The Hancock-Henderson Quill, Inc.

Response To Negative Ethanol Propaganda

Crain's got it backwards by concluding (June 28 Editorial) that the EPA should not raise ethanol blend limits in gasoline from 10% to 12%.

The truth is that no move would leave in place an artificial barrier that prevents consumer choice and bar a cheaper-currently fifty-to-sixty cents a gallon less-fuel from our pumps.

The market has proven conclusively that renewable fuels will only be introduced into our supply chain by government cooperation.

Subsidies for corn ethanol are paid to petroleum processors (not ethanol companies) to modify existing distribution systems and infrastructure to accept the biofuel.

And the government has mandated minimum thresholds for biofuels in our national fuel supply.

Without this support processors would have no incentive and the market for ethanol would be closed.

The ethanol market has reached the arbitrary barrier of a 10% limit and that has resulted in financial institutions moving away from the industry. Modern ethanol plants outfitted with the most current technology are very efficient energy producers, have comparatively small global warming impact and produce valuable byproducts.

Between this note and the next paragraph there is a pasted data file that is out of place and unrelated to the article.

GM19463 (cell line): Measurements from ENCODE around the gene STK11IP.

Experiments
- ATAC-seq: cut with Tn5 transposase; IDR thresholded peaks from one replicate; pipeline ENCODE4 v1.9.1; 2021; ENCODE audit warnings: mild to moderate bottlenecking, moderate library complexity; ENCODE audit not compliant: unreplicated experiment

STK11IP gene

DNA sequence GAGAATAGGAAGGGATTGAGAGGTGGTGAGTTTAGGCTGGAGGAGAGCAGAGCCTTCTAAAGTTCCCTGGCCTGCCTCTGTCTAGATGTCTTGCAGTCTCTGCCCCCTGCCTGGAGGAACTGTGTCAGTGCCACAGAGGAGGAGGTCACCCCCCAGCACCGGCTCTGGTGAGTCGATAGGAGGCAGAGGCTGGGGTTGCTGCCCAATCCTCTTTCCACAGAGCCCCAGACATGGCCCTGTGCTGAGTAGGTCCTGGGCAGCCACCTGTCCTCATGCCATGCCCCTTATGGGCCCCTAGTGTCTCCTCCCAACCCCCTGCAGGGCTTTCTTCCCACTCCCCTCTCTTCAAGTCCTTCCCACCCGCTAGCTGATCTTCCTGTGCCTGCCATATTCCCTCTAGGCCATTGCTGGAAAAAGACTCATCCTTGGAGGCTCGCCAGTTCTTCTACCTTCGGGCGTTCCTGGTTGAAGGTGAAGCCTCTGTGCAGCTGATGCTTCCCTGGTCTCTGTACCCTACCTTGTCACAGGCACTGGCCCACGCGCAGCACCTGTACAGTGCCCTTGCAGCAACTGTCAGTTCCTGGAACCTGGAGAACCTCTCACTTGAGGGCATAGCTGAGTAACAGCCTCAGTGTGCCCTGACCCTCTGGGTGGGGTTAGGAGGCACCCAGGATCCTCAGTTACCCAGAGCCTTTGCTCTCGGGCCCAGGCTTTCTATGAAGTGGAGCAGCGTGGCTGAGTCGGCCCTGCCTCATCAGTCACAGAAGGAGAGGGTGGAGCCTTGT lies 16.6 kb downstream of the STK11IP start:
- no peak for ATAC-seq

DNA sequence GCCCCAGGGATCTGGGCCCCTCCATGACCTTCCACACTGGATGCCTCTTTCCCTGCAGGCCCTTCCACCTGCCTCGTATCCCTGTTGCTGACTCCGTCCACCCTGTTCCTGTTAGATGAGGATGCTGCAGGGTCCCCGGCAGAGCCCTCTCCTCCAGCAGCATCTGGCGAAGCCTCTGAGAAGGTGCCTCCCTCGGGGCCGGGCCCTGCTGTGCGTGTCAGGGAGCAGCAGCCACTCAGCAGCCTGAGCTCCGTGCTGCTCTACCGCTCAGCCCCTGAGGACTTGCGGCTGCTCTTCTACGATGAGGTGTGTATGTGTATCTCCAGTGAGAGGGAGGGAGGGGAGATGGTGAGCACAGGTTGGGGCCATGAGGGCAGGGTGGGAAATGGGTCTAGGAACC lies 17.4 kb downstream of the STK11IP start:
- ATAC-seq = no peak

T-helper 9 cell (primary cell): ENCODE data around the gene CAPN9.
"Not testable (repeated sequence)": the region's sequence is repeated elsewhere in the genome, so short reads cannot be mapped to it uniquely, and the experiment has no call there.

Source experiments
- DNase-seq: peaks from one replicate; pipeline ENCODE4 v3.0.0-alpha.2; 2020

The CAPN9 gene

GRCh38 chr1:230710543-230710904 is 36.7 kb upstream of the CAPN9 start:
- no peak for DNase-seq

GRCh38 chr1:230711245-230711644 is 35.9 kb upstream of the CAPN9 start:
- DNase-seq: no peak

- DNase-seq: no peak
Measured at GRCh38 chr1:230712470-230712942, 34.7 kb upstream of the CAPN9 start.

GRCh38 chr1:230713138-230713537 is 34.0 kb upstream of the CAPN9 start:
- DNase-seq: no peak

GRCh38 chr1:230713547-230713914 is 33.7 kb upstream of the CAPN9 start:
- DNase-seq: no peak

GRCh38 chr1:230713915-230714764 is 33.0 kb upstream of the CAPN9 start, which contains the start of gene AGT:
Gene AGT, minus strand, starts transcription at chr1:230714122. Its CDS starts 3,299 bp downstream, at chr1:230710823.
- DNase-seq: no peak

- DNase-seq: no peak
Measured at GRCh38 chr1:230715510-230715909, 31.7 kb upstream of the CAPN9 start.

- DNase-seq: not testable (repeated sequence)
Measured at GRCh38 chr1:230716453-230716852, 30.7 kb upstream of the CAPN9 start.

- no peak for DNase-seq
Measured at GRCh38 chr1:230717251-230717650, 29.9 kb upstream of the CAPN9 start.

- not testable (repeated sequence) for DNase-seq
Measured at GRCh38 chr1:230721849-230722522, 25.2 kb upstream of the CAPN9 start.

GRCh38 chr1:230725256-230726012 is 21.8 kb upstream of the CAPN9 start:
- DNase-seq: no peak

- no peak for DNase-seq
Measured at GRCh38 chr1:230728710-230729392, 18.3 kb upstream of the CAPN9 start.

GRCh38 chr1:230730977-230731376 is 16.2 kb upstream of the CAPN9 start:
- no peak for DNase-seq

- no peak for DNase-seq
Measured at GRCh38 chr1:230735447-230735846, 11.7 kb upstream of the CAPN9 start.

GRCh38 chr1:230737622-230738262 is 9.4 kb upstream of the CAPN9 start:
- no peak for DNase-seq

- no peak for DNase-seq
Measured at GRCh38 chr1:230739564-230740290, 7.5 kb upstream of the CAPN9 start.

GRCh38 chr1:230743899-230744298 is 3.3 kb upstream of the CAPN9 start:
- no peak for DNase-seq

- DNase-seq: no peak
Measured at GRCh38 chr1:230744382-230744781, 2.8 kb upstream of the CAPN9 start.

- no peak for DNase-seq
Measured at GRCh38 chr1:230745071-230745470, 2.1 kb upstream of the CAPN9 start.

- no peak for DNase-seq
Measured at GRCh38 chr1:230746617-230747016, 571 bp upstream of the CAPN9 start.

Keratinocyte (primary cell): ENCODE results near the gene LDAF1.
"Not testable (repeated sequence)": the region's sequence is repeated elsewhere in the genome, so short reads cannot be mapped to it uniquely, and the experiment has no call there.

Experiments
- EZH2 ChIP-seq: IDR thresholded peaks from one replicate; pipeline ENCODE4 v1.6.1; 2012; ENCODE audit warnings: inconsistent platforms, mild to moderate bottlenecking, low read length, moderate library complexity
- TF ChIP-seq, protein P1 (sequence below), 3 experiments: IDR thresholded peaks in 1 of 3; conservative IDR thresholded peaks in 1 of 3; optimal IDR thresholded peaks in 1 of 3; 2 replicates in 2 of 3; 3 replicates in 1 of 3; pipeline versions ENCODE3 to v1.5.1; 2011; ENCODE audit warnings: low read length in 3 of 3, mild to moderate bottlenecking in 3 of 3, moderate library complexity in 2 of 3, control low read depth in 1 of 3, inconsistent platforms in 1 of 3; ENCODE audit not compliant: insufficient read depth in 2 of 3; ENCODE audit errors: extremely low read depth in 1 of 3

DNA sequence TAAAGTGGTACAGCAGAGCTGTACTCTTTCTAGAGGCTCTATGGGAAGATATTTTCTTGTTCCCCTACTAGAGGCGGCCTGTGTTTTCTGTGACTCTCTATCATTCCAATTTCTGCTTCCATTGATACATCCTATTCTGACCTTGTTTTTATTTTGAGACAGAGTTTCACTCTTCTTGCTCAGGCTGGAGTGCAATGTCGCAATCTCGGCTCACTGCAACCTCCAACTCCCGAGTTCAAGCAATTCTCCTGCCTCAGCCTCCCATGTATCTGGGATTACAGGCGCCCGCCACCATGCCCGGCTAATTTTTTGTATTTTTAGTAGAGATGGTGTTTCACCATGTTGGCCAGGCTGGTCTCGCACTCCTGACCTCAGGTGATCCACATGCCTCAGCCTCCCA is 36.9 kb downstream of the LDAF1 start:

But with an artificial cap in place lenders are not providing the loans required to modernize. And, it is difficult to foresee lenders again funding new plant startups with unproven companies as happened in our recent past.

If implemented today, a higher ethanol blend will lower gasoline prices at the pump.

Further savings are possible if and when the petroleum industry begins to formulate gasoline for the inclusion of ethanol for the higher octane it provides.

The most compelling financial reason to raise blend levels, though, is its role and further potential in supporting rural economies.

Corn ethanol is the only new industry to have entered rural economies in the last thirty years. It has brought direct and indirect jobs and economic stimulus and generated much needed tax revenue.

With corn exports relatively static over the last two decades, corn ethanol has created a new market for Midwest farmers. And the industry provides irreplaceable knowledge and infrastructure for future biofuels.

Increasing the allowable ethanol blends to 12% will reduce our dependence on imported oil and provide a buffer to possible future price hikes in oil or supply disruptions.

It will provide both economic and energy security while actually reducing the government restraints on the market. And, for rural areas, it would be the mother of all stimulus packages.

Ray Defenbaugh


Illinois Renewable

Fuels Association